Along with thousands of other colleges and universities, Yale continues to express major concerns over President Obama’s proposed college rating system.

In a letter last week, over 20 associations of higher education institutions strongly criticized the rating system, which is a central plank of Obama’s higher education agenda. The letter comes only three weeks after over 100 college and university presidents pledged, at a White House summit, to work with the Obama Administration to expand access to higher education for low-income students. Although Yale did not help draft the letter, the University is a member of eight of the associations that wrote the letter and shares many of the authors’ concerns about the ratings system, according to Yale’s Associate Vice President for Federal Relations Richard Jacob.

Obama first introduced the idea of rating colleges on value and performance last August. Under the plan, which seeks to develop the ratings by the 2015 academic year, federal aid to colleges and universities would eventually be tied to these ratings. The rating system, if implemented, would help determine the allocation of about $150 billion in federal student financial aid each year, according to a December release from the Department of Education.

“[Yale does] favor disclosure of information about access, affordability and outcomes of education that would help prospective students make informed decisions,” Jacob said. “But a simple ratings system might not accomplish that, and could be confusing or misleading.”

Jacob said Yale is specifically concerned about the cost of compiling and submitting all of the data required for such a system. He added that many of the data elements currently available and likely to comprise part of any rating, such as graduation rates, are also not always reliable ways of measuring a school’s value and performance.

The letter, written by the American Council on Education, was penned in response to a December call from the Department of Education, and was addressed to Richard Reeves, a department official who is responsible for developing the ratings system. Reeves could not be reached for comment Wednesday.

The department’s research arm had made the case to higher education institutions for a ratings system and requested technical expertise and advice on how to proceed with the system. Specifically, the department asked postsecondary institutions 30 broad questions about what data to use in the rating system and how to weight it, how to define groups of colleges and how to make the rating accessible to the public. As of December, the department had yet to decide whether the ratings system would produce a single rating for each institution or assign multiple ratings across a series of categories.

In response, the ACE outlined a series of wide-ranging issues the associations take with the rating system.

According to the letter, the Department of Education has yet to sufficiently define the terms “value” and “affordability,” two words that can have a wide range of meanings. As evidence, the letter cited the discrepancies between various magazines’ “best value” ratings. While Kiplinger rated Yale as the best value in private postsecondary education, US News picked Harvard. The Princeton Review, on the other hand, chose Williams College.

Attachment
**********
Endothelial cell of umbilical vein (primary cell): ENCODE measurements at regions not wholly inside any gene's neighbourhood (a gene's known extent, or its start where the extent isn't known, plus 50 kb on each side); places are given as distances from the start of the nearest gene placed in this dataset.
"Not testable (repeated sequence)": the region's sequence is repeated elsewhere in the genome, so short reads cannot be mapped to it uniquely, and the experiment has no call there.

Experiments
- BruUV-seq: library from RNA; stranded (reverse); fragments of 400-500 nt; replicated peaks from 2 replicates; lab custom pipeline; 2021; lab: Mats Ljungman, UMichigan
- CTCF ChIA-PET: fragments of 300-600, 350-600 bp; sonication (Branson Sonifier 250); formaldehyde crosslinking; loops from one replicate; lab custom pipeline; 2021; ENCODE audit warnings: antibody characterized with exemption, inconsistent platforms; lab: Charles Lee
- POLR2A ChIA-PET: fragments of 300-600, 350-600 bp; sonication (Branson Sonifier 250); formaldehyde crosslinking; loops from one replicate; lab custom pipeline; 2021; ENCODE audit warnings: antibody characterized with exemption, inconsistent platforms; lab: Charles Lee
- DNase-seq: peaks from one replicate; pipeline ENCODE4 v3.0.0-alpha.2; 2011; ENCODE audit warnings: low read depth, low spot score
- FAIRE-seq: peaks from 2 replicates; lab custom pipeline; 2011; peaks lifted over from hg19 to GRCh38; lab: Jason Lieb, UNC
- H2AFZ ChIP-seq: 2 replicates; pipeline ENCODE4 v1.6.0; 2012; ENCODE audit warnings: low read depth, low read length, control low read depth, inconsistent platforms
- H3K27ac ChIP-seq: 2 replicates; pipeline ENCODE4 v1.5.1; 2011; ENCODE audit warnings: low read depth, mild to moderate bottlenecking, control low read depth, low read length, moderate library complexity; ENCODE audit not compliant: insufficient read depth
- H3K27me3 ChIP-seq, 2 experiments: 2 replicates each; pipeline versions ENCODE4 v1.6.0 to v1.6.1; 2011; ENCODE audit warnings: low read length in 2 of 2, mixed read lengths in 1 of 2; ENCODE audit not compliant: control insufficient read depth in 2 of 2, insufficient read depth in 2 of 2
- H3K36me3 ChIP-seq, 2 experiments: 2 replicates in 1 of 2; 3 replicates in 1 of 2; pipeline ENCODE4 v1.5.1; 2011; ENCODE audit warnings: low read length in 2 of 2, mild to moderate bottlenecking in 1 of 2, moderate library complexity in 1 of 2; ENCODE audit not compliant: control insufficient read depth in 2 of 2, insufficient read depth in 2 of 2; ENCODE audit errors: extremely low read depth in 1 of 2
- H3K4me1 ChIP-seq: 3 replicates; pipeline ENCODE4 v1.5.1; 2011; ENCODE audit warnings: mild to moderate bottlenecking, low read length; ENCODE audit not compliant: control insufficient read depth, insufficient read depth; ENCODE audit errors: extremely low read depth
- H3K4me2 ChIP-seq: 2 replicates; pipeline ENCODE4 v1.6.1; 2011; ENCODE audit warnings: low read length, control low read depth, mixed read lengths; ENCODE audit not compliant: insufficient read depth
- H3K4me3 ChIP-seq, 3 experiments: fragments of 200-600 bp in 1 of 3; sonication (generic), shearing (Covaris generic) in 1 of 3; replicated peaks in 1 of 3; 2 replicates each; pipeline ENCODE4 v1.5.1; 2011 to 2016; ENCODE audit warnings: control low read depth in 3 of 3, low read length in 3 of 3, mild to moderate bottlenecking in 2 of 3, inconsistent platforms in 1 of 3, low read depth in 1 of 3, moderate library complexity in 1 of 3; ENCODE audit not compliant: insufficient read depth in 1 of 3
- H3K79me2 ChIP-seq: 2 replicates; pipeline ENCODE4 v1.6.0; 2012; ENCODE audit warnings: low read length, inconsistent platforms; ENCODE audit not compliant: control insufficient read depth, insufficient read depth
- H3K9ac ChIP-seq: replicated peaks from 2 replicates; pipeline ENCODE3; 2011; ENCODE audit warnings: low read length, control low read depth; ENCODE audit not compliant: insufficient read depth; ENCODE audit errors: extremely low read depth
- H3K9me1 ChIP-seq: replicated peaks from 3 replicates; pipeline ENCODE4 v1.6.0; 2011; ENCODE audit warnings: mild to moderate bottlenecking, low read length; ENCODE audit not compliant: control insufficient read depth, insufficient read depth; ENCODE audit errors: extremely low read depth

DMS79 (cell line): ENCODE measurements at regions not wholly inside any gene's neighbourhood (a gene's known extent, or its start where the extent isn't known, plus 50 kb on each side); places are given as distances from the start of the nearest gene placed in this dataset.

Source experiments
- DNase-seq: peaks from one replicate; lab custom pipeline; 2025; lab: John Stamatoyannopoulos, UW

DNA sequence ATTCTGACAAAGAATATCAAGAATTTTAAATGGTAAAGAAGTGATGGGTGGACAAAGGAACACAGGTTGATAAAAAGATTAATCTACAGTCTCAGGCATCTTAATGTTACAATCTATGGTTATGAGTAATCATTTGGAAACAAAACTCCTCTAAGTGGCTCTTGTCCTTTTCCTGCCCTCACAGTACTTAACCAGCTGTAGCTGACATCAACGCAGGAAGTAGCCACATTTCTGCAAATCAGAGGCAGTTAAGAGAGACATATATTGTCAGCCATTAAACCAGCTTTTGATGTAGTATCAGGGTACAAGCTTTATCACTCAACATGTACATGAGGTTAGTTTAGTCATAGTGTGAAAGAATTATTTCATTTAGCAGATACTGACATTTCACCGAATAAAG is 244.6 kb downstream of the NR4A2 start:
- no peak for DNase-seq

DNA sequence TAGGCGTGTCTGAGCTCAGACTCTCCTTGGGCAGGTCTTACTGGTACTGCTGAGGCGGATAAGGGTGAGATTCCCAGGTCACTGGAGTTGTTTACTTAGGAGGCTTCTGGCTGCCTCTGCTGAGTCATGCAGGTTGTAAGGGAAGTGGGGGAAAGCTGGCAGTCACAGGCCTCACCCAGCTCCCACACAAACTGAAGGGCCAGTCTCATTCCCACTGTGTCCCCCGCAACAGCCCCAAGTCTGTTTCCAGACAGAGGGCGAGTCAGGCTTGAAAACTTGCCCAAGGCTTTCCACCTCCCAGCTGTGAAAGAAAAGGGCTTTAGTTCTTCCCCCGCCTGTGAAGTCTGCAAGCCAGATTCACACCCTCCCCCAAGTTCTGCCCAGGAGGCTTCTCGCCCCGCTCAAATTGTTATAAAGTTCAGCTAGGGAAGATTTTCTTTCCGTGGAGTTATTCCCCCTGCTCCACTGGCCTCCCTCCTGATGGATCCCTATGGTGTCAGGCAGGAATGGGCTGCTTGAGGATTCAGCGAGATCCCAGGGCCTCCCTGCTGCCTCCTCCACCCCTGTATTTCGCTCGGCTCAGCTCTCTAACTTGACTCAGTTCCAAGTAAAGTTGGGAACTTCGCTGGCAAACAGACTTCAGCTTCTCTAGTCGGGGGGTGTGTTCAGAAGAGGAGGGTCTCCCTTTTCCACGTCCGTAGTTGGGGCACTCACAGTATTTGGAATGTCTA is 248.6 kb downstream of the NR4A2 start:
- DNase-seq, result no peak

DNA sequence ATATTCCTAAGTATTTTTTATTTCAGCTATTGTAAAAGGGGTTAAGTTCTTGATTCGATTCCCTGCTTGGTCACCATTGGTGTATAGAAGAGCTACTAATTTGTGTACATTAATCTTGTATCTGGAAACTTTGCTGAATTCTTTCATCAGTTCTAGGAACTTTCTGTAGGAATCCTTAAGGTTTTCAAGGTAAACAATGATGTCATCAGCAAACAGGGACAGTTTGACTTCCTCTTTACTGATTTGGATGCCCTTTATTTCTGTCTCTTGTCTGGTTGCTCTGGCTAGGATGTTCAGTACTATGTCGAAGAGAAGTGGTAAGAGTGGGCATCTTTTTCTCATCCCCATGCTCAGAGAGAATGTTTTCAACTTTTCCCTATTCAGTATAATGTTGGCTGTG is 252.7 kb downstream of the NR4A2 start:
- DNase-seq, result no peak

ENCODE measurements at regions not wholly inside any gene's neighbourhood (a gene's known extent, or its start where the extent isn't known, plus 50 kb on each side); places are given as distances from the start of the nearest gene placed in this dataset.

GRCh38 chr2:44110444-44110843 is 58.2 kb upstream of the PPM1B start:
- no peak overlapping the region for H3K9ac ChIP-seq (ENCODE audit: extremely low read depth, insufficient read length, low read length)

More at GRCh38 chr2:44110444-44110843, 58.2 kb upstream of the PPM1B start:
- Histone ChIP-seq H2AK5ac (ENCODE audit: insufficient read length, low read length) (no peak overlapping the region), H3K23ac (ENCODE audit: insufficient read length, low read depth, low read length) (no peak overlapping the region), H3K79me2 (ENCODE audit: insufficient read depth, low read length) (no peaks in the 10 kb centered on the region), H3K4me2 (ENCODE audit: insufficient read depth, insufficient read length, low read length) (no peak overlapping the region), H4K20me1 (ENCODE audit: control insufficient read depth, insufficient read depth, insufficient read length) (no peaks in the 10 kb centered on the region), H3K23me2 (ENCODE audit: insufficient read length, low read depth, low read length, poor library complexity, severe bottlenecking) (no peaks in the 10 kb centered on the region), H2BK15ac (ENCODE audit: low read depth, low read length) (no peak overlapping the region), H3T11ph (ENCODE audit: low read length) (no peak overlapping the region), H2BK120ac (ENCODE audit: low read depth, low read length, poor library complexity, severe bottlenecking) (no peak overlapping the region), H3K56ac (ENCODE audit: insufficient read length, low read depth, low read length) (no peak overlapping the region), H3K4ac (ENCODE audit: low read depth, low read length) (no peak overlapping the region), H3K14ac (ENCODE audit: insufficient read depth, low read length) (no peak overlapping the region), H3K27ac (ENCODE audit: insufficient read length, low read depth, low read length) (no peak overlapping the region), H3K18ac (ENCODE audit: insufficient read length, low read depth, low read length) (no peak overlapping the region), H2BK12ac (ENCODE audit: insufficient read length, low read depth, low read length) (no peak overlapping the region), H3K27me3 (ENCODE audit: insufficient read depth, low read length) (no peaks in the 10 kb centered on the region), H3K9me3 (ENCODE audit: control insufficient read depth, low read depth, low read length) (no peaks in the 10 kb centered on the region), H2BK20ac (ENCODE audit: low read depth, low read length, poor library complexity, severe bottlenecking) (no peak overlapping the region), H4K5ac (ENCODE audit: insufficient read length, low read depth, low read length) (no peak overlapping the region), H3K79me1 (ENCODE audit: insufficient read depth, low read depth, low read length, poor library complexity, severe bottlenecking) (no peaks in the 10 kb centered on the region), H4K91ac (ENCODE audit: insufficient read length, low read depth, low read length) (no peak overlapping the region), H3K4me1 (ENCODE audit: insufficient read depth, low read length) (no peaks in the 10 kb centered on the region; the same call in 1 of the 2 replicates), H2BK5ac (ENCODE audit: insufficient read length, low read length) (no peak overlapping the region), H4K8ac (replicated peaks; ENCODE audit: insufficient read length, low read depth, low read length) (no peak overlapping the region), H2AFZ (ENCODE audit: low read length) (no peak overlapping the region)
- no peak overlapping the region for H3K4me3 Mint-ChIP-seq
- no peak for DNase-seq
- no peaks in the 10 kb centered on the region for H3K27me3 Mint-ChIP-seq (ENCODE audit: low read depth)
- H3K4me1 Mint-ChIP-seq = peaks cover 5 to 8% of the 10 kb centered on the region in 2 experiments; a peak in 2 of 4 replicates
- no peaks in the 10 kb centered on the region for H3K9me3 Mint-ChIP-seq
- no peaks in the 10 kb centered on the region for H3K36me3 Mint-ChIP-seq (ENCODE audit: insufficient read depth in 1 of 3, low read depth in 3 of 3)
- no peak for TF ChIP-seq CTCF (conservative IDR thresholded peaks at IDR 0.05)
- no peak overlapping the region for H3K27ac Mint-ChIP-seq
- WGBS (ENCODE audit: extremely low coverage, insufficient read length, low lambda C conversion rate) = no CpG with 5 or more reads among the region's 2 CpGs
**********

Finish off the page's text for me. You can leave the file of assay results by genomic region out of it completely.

The letter also noted that the type of data requested by the federal government may not provide an accurate picture of the school. Citing a California community college at which students with loans have an extremely high default rate, the letter said three students at that college had loans, and only one of them had defaulted.

The letter placed the most emphasis, though, on how the rating system will produce “peer groups” of similar institutions.

“To cite one example, Berklee College of Music, the Franklin W. Olin College of Engineering and Hampshire College are, at one level, comparable institutions: they are four-year private, not-for-profit colleges located in Massachusetts,” the letter reads. “But they have fundamentally different missions.”

The problems outlined in the letter are only a sampling of the qualms institutions of higher education have raised with the proposed system.

Taking graduate incomes into account in a rating system would penalize colleges that focus on less lucrative disciplines, said Susan Albertine, the Vice President for Diversity, Equity and Student Success at the American Association of College and Universities.

“One of the great concerns voiced by our membership is that some professions [do] not pay well.  If a college educates many teachers and social workers, a rating based on salary would be low,” Albertine said. “High salaries of course are not the chief goal of higher education. What about purpose and meaning of life, civic and democratic commitment?”

According to American Association of Colleges and Universities spokeswoman Debra Humphrey, the consensus expressed in the letter emerged over the past few months, well before the college presidents made their way to the White House for the January summit. The ratings system was not a major topic of conversation at the summit.

Humphrey said leadership from the various associations that signed the letter met several times to discuss the proposals. At least one of those meetings, she said, included officials from the Department of Education.

Albertine said much of the coordination across the various groups occurred through an organization called the Washington Secretariat, which addresses policy issues across the higher education sector. The group — effectively an association of associations — meets monthly during the academic year.